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Soldier Funeral Protests and Why I Reluctantly Side With Westboro Baptist Church

Most Americans know about the Westboro Baptist Church – it is a small cult made up of complete lowlives who protest at soldiers’ funerals – claiming that each American soldier who dies is proof that god is punishing America for its tolerance of homosexuality.

Albert Snyder, the father of slain Marine Matthew Snyder, sued Westboro for defamation, invasion of privacy and intentional infliction of emotional distress. I see where he is coming from. However, if you believe in the First Amendment, you must tolerate even this seemingly intolerable behavior.

The Baltimore Sun reports:

The case tests the limits of the First Amendment right to free speech.

U.S. District Judge Richard D. Bennett instructed jurors at the start of testimony Tuesday that the First Amendment protection of free speech has limits, including vulgar, offensive and shocking statements. Bennett said the jurors must decide “whether the defendant’s actions would be highly offensive to a reasonable person, whether they were extreme and outrageous, and whether these actions were so offensive and shocking as to not be entitled to First Amendment protection.” (source)

If the Baltimore Sun’s reporting is accurate, and Snyder prevails, the 4th Circuit Court of Appeals should reverse without question. The First Amendment has no exception for “vulgarity,” nor for “offensiveness,” nor for “shocking statements.” Either the reporter misquoted him, or Judge Bennett needs a remedial course in Constitutional Law. I find it difficult to believe that any second year law student would make such a blatantly erroneous statement – and even more difficult to believe that a sitting federal judge could.

Even without such a blatantly erroneous statement to the jury, if this case results in a Snyder victory, the 4th should overturn any award. Westboro’s conduct, while disgusting, is clearly within the protections guaranteed by the First Amendment. They are protesting on a matter of political and/or religious importance. As insane and cruel as they may be, the First Amendment applies to them too.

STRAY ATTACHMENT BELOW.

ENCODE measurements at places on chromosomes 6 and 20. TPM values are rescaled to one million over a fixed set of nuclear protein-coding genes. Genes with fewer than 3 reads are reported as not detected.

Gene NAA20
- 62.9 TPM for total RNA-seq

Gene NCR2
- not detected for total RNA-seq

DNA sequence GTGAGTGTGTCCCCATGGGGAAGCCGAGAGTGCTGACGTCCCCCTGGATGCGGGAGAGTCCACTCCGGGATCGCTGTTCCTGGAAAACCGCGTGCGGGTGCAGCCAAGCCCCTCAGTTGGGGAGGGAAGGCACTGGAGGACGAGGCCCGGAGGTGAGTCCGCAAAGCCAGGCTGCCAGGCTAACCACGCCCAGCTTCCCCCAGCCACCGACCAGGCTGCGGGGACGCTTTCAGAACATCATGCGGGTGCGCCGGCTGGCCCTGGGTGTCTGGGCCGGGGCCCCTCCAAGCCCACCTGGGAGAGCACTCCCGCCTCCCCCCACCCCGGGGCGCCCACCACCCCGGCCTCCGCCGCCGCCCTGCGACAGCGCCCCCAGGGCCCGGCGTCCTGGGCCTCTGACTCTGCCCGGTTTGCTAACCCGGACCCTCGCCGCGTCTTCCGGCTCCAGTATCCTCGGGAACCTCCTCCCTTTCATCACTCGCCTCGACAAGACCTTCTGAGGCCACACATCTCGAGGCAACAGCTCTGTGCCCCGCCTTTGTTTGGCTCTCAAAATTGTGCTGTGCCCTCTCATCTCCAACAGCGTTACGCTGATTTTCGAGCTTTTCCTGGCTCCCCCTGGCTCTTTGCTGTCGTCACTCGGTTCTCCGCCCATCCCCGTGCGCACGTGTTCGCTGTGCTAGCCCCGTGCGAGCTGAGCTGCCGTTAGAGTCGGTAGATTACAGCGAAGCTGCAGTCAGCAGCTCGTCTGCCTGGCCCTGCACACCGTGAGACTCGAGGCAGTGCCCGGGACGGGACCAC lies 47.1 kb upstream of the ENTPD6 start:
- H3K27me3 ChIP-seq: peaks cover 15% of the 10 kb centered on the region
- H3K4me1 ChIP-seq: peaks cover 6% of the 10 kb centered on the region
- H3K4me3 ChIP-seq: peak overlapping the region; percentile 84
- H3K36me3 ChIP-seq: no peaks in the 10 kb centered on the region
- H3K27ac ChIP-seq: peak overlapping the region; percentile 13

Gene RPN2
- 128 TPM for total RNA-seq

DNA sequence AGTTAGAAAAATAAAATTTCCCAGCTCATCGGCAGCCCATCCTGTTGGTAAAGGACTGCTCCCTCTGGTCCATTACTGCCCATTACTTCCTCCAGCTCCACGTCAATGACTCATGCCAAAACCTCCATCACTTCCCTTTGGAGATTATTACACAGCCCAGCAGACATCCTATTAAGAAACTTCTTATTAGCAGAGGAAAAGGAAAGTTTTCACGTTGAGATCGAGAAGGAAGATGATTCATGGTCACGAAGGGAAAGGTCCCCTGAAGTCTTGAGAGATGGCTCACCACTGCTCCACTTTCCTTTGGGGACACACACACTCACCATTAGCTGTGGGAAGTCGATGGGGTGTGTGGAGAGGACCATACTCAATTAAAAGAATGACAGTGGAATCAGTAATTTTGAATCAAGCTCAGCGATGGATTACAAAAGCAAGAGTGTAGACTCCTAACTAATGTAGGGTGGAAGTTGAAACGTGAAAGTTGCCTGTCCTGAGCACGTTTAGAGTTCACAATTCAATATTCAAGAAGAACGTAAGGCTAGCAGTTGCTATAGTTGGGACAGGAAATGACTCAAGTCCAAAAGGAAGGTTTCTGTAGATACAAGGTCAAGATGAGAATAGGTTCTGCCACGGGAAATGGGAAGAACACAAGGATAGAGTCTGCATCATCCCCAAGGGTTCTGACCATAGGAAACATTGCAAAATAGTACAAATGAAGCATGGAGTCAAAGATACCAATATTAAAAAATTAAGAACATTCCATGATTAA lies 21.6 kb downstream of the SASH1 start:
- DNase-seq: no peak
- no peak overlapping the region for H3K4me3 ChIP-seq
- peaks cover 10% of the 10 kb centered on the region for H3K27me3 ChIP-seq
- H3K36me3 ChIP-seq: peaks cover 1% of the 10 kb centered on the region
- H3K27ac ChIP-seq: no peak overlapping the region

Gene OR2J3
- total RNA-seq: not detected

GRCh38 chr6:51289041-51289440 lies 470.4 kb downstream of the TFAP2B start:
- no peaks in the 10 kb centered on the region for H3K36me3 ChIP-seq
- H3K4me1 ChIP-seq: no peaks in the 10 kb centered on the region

Let me be clear – I hate Westboro Baptist Church, and I truly hope that every member of that “congregation” catches a disease that makes their vocal cords turn to stone. Furthermore, I hate their “message” as much as anything I have ever heard. I sympathize with Mr. Snyder, and had I been present at that funeral, I likely would have marched right over to the Westboro congregation, and I would have happily gone to jail for busting their “Pastor” one right in the teeth. Not very nice of me, not very Buddhist of me, but I probably would have done it.

However, I love my country and my Constitution more than I hate Westboro Baptist Church.

If Snyder prevails, it will mean that if a political protest is deemed offensive enough, it can result in civil liability – thus creating a chilling effect and making others reluctant to exercise their legitimate right to free speech. There are costs and benefits associated with living in a free society, and tolerance of the Westboro Baptist Church’s protests is one of the costs.